Is Germany to blame for the euro crisis?

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Should German Prime Minister Angela Merkel, right, be pointing in the mirror? (Photo: Francois Lenoir/REUTERS)

The financial turmoil in the Eurozone is fostering another potentially scary problem that could hamper the resolution of Europe’s debt crisis – smoldering anger towards Germany, the dominant member of the monetary union. Take a look at the venom spewed at Germany by José-Ignacio Torreblanca, head of the Madrid office of the European Council of Foreign Relations, the other day in The Financial Times:

Seeing how the story unfolded in Greece and Ireland and watching the crisis heading for Portugal, it is no wonder that the dominant sentiment in Spain is concern. But more than that, the prevailing feeling is one of frustration with Germany…Spain’s current problems start not at home but rather abroad – in Germany, to be precise…Seen from Spain, it is as if Germany had decided southern Europe was a burden that prevents it from going global and needs to be dumped.

Pretty strong stuff. But it is fair? The fact is that Germany, as the leading economic and political force in the Eurozone, does have to take its share of the blame for the severity of Europe’s debt crisis. Here’s why:

Germany has been at the center of Europe’s mishandling of the euro crisis from the very beginning. Germany is expected to take the lead on policy in the Eurozone, and when dealing with the debt crisis, that leadership has sometimes been lacking. The misplaced reluctance of Chancellor Angela Merkel to support floundering Greece earlier this year allowed the contagion genie out of the bottle and spread the crisis to other weak Eurozone states. More recently, Merkel has been criticized for ushering Ireland into a bailout with her push to transfer some of the costs of Europe’s rescue efforts onto private bondholders. Though a good idea in principle, the proposal, later adopted by the European Union as part of a permanent framework for resolving debt crises, fueled investor concerns about future losses at an incredibly sensitive point in market sentiment. Now that proposal is being blamed for spreading the euro crisis even deeper, to Portugal and perhaps Spain. Here’s what Torreblanca had to say about this issue:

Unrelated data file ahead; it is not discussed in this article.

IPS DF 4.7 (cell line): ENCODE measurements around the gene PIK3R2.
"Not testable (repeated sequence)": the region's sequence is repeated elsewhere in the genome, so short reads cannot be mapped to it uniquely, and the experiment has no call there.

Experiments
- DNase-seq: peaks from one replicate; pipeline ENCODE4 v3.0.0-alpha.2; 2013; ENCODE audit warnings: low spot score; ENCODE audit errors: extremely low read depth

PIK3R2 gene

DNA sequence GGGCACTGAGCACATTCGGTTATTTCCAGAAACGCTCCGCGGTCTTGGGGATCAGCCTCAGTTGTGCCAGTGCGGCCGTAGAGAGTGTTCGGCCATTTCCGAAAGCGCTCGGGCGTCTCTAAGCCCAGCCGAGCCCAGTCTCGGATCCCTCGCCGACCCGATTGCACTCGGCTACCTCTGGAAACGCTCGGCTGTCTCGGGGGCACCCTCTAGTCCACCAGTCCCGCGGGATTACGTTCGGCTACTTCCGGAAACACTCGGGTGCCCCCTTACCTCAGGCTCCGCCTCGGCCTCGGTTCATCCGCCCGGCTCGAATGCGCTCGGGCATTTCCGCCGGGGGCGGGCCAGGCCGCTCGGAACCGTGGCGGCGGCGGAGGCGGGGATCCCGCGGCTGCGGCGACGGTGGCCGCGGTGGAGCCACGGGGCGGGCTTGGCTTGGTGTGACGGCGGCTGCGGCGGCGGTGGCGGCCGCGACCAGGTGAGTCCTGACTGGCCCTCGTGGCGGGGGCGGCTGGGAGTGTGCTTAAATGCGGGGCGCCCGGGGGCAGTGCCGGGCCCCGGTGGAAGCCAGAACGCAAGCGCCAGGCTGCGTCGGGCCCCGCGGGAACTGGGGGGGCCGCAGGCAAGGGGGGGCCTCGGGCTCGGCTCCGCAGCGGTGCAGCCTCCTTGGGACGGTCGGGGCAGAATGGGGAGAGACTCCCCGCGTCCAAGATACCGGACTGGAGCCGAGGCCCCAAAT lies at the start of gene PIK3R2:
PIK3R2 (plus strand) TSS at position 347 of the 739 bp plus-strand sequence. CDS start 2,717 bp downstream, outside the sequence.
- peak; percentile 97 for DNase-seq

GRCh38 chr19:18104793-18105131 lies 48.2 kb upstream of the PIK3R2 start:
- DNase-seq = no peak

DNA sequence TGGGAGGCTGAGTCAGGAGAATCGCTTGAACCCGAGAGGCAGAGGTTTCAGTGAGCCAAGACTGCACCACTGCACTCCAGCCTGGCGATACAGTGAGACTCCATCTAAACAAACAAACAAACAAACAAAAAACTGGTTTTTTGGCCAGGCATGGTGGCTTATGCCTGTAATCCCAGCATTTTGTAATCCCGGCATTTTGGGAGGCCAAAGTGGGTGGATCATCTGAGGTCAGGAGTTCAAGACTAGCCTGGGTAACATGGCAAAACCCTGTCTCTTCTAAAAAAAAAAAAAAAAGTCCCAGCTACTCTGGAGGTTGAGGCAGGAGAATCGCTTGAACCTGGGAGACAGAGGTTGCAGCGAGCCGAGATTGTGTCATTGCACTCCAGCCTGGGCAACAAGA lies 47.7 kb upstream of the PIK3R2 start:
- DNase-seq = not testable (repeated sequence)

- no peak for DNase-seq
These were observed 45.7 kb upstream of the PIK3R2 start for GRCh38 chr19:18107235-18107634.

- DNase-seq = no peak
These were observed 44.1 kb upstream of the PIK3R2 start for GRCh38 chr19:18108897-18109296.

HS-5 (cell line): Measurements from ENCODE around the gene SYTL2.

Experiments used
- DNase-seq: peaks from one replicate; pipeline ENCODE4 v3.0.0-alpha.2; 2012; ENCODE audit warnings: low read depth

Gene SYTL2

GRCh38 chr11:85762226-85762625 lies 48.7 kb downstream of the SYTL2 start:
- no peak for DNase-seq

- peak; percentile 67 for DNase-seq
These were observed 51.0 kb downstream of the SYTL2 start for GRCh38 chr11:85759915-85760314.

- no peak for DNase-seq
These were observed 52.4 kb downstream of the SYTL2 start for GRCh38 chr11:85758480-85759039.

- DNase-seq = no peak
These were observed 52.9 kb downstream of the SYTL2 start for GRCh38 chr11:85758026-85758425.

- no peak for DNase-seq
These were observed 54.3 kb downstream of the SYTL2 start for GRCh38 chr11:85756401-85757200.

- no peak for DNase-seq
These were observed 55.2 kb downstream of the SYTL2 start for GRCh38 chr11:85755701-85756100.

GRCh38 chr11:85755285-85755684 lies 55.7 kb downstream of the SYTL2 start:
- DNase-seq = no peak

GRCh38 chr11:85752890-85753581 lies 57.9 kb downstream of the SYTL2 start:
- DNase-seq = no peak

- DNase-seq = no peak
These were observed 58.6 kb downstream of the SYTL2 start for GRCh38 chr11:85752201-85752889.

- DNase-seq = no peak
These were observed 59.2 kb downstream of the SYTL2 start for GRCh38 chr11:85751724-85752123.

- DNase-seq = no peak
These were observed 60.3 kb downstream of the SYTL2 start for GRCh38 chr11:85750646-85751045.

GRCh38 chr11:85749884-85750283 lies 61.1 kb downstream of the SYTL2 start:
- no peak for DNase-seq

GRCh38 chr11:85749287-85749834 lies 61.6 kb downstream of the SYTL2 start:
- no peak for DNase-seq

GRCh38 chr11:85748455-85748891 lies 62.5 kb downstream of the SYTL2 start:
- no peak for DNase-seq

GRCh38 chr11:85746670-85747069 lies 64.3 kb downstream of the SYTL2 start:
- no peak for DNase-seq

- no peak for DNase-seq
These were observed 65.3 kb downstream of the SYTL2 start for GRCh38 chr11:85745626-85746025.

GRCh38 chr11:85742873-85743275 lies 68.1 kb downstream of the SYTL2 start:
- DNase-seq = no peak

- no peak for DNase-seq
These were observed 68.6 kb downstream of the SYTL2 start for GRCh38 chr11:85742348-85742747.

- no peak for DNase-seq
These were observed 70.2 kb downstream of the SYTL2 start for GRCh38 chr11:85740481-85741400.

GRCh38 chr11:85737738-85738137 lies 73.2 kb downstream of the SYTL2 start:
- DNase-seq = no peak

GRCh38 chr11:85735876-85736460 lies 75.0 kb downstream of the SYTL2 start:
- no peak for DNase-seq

Ms Merkel’s proposal to have investors, and not only citizens, suffer the consequences of their investment decisions is both fair and rational. Yet, as we are seeing, there is a good chance that in real life the eurozone could be killed precisely by this proposal to make it work better. This would be no small irony. But it highlights the extent to which religious zeal has replaced political vision in Germany. As the saying goes: fiat iustitia, pereat mundus (let there be justice, though the world perish).

To be fair to Merkel, she’s only been attempting to resolve the euro crisis in a politically viable manner. Voters in Germany are in no mood to see their taxpayer money shoveled off to bailout the Greeks and Irish, so there is a limit to how far Merkel can go in using German resources to rescue the rest of Europe. Her well-founded reluctance to go around saving everybody is symbolic of a greater European aversion towards bailing out neighbors and interfering too much in their domestic affairs.